Leptospirosis is a zoonotic disease that affects dogs, horses, humans and livestock and rarely show signs in cats.
Leptospirosis can cause horses to abort.
It is spread through contaminated water, urine, contact bites, sometimes food or bedding. It is more prevalant in warm weather and temperate climates.
The bacteria enters the bloodstream through mucous membranes or skin sores and spreads to other tissues. The infection can persist in the liver and kidneys, but if damage is not severe, the animal can recover within 7-8 days. Some dogs may be so severely infected, they die before damage to the liver and kidneys.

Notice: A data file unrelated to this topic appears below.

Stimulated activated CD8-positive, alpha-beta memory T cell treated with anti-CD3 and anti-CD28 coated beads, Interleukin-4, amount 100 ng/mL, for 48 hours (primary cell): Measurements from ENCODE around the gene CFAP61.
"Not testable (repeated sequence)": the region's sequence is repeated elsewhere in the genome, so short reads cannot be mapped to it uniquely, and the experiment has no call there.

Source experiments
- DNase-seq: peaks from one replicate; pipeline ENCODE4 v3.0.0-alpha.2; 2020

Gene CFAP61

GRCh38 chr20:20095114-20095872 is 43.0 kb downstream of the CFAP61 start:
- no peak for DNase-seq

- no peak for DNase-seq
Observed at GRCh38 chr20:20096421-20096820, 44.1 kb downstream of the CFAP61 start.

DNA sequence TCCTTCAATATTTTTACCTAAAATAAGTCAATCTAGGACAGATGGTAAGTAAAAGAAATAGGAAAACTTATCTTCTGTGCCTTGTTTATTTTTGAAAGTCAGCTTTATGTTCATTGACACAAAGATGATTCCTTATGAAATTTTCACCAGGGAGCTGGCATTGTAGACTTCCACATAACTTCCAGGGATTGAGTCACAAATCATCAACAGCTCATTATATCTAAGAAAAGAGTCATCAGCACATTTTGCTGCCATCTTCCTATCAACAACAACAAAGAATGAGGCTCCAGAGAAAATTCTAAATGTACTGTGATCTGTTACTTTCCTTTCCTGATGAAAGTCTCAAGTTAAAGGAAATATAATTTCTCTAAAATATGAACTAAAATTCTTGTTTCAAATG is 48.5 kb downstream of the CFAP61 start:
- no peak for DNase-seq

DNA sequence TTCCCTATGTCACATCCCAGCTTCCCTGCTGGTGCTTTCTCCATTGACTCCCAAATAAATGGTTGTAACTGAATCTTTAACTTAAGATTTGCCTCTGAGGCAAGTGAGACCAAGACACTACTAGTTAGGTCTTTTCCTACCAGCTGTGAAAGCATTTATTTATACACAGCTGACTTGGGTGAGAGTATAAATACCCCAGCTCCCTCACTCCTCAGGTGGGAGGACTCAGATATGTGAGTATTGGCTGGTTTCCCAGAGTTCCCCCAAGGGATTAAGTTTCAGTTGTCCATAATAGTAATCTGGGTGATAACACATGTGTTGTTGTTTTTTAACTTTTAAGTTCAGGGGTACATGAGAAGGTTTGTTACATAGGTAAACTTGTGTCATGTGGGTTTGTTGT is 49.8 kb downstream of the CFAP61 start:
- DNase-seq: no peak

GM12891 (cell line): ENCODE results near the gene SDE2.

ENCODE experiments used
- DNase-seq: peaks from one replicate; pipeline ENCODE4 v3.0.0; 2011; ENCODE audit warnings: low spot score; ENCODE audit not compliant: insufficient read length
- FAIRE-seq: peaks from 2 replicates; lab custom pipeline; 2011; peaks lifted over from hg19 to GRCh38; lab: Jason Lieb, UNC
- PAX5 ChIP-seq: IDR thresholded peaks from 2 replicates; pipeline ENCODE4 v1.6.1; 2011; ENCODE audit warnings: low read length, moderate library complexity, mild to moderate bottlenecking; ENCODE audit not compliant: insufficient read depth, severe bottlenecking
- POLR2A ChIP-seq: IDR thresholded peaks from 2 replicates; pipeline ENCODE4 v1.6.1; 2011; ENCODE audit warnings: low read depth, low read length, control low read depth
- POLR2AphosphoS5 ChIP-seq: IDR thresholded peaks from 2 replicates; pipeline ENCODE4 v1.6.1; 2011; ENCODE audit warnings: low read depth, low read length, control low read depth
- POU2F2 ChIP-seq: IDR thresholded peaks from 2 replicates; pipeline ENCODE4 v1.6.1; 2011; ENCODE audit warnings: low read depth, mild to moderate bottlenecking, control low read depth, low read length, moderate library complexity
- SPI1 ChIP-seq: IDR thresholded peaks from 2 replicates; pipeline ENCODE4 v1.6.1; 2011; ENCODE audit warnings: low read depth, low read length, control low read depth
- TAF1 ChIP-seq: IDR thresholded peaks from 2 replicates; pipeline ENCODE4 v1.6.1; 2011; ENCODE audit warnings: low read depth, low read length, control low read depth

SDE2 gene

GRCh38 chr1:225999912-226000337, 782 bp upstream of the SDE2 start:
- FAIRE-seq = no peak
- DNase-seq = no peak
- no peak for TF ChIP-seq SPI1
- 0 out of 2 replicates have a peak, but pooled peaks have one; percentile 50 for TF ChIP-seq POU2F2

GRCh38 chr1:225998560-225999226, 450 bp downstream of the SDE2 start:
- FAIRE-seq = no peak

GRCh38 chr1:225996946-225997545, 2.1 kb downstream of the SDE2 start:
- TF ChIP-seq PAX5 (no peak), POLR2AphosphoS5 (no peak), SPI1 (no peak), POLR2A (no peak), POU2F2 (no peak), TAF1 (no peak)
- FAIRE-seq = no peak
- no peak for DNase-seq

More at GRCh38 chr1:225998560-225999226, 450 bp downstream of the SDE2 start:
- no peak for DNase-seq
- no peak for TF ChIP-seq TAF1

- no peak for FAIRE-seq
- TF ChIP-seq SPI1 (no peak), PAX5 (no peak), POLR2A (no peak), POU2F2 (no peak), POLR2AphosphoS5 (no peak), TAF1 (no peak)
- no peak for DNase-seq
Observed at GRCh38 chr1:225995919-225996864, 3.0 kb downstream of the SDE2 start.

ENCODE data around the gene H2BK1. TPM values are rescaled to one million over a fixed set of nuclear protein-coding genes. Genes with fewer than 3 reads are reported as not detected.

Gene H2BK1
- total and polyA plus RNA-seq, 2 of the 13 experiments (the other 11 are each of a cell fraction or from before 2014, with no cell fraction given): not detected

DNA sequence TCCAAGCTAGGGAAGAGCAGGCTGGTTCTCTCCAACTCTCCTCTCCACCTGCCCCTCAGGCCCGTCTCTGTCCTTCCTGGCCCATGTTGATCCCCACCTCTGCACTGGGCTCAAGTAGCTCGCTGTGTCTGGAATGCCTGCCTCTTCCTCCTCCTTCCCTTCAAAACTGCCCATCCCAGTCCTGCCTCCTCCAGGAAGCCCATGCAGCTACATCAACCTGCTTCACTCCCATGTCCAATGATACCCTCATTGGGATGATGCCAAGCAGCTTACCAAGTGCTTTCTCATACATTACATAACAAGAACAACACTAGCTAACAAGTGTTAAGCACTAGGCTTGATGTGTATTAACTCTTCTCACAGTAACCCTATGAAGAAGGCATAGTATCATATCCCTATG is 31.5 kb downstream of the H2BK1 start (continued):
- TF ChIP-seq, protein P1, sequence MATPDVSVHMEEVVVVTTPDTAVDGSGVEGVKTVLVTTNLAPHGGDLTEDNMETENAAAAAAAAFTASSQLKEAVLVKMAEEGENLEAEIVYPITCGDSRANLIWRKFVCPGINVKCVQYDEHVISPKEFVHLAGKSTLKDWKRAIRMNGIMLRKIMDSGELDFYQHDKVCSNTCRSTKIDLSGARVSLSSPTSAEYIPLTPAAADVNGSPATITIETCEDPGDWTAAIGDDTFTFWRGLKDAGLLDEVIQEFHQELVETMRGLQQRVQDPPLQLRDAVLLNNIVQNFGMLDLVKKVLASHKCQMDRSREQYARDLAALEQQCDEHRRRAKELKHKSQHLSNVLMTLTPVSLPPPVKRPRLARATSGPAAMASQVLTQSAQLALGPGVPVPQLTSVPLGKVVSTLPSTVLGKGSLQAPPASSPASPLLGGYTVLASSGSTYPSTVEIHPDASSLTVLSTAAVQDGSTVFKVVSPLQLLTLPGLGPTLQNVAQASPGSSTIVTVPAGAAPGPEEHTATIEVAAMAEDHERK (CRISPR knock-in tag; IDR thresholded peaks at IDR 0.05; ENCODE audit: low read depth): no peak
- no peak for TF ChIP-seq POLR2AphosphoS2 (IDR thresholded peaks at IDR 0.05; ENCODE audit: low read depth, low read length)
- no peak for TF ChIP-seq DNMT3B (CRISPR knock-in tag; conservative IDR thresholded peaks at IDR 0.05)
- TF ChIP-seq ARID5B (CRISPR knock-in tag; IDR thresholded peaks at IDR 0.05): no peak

There are several strains of Leptospirosis, but vaccines only protect the dog against two of them. A blood test can diagnose Leptospirosis and test for individual strains. There is a vaccine for cattle as well, but no vaccine to protect horses.
Leptospirosis is found worldwide. The source is generally the urine of wild animals such as mice, squirrels, skunks, opossum, deer and fox. Try not to allow your dog or horse to drink stagnant water in puddles, ponds, etc. Make sure your pet always has a supply of fresh, clean water.
This is potentially a serious disease. Consult with your vet as to whether vaccination should be given and if so, frequency of protection.